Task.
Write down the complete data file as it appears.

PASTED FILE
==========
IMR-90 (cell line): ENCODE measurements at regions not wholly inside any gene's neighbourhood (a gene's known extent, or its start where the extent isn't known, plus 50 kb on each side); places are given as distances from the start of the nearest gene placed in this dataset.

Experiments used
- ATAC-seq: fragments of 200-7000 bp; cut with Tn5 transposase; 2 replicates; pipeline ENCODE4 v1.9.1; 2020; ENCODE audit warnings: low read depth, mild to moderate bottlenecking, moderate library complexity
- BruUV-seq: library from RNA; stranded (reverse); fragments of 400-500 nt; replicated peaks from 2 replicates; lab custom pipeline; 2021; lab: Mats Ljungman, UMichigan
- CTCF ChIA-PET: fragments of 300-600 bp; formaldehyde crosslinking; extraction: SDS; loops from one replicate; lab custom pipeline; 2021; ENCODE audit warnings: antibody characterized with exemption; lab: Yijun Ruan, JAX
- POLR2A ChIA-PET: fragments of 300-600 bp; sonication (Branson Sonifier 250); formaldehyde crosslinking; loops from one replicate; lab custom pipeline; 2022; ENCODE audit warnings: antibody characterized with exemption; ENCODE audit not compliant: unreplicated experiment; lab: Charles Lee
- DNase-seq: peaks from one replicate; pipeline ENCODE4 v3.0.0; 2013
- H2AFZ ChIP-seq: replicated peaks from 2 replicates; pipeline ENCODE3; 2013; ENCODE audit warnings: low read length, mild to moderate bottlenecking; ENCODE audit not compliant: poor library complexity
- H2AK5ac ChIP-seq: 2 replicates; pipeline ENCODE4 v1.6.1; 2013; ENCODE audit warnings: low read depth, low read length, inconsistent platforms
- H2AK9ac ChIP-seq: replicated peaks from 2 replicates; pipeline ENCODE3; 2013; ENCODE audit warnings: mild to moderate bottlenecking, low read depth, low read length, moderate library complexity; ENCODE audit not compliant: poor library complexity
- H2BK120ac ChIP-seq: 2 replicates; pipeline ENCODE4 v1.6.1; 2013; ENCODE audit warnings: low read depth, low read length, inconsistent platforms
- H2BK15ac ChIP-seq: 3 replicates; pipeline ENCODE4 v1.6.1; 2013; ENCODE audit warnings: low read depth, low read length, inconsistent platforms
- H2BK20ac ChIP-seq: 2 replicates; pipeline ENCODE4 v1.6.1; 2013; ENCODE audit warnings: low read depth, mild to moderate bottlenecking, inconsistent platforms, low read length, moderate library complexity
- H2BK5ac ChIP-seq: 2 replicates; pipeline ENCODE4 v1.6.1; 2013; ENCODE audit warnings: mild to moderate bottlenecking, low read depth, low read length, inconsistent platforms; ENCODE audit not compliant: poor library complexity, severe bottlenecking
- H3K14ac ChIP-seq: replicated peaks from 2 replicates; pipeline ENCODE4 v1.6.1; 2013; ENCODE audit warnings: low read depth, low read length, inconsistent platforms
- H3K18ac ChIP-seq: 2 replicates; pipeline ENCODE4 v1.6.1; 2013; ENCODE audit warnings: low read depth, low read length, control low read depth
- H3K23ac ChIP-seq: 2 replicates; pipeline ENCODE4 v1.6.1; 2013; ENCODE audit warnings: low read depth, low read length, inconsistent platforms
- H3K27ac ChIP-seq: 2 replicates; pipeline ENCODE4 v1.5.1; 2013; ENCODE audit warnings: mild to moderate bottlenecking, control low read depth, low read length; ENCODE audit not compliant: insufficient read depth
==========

IMR-90 (cell line): ENCODE measurements at regions not wholly inside any gene's neighbourhood (a gene's known extent, or its start where the extent isn't known, plus 50 kb on each side); places are given as distances from the start of the nearest gene placed in this dataset.

Experiments used
- ATAC-seq: fragments of 200-7000 bp; cut with Tn5 transposase; 2 replicates; pipeline ENCODE4 v1.9.1; 2020; ENCODE audit warnings: low read depth, mild to moderate bottlenecking, moderate library complexity
- BruUV-seq: library from RNA; stranded (reverse); fragments of 400-500 nt; replicated peaks from 2 replicates; lab custom pipeline; 2021; lab: Mats Ljungman, UMichigan
- CTCF ChIA-PET: fragments of 300-600 bp; formaldehyde crosslinking; extraction: SDS; loops from one replicate; lab custom pipeline; 2021; ENCODE audit warnings: antibody characterized with exemption; lab: Yijun Ruan, JAX
- POLR2A ChIA-PET: fragments of 300-600 bp; sonication (Branson Sonifier 250); formaldehyde crosslinking; loops from one replicate; lab custom pipeline; 2022; ENCODE audit warnings: antibody characterized with exemption; ENCODE audit not compliant: unreplicated experiment; lab: Charles Lee
- DNase-seq: peaks from one replicate; pipeline ENCODE4 v3.0.0; 2013
- H2AFZ ChIP-seq: replicated peaks from 2 replicates; pipeline ENCODE3; 2013; ENCODE audit warnings: low read length, mild to moderate bottlenecking; ENCODE audit not compliant: poor library complexity
- H2AK5ac ChIP-seq: 2 replicates; pipeline ENCODE4 v1.6.1; 2013; ENCODE audit warnings: low read depth, low read length, inconsistent platforms
- H2AK9ac ChIP-seq: replicated peaks from 2 replicates; pipeline ENCODE3; 2013; ENCODE audit warnings: mild to moderate bottlenecking, low read depth, low read length, moderate library complexity; ENCODE audit not compliant: poor library complexity
- H2BK120ac ChIP-seq: 2 replicates; pipeline ENCODE4 v1.6.1; 2013; ENCODE audit warnings: low read depth, low read length, inconsistent platforms
- H2BK15ac ChIP-seq: 3 replicates; pipeline ENCODE4 v1.6.1; 2013; ENCODE audit warnings: low read depth, low read length, inconsistent platforms
- H2BK20ac ChIP-seq: 2 replicates; pipeline ENCODE4 v1.6.1; 2013; ENCODE audit warnings: low read depth, mild to moderate bottlenecking, inconsistent platforms, low read length, moderate library complexity
- H2BK5ac ChIP-seq: 2 replicates; pipeline ENCODE4 v1.6.1; 2013; ENCODE audit warnings: mild to moderate bottlenecking, low read depth, low read length, inconsistent platforms; ENCODE audit not compliant: poor library complexity, severe bottlenecking
- H3K14ac ChIP-seq: replicated peaks from 2 replicates; pipeline ENCODE4 v1.6.1; 2013; ENCODE audit warnings: low read depth, low read length, inconsistent platforms
- H3K18ac ChIP-seq: 2 replicates; pipeline ENCODE4 v1.6.1; 2013; ENCODE audit warnings: low read depth, low read length, control low read depth
- H3K23ac ChIP-seq: 2 replicates; pipeline ENCODE4 v1.6.1; 2013; ENCODE audit warnings: low read depth, low read length, inconsistent platforms
- H3K27ac ChIP-seq: 2 replicates; pipeline ENCODE4 v1.5.1; 2013; ENCODE audit warnings: mild to moderate bottlenecking, control low read depth, low read length; ENCODE audit not compliant: insufficient read depth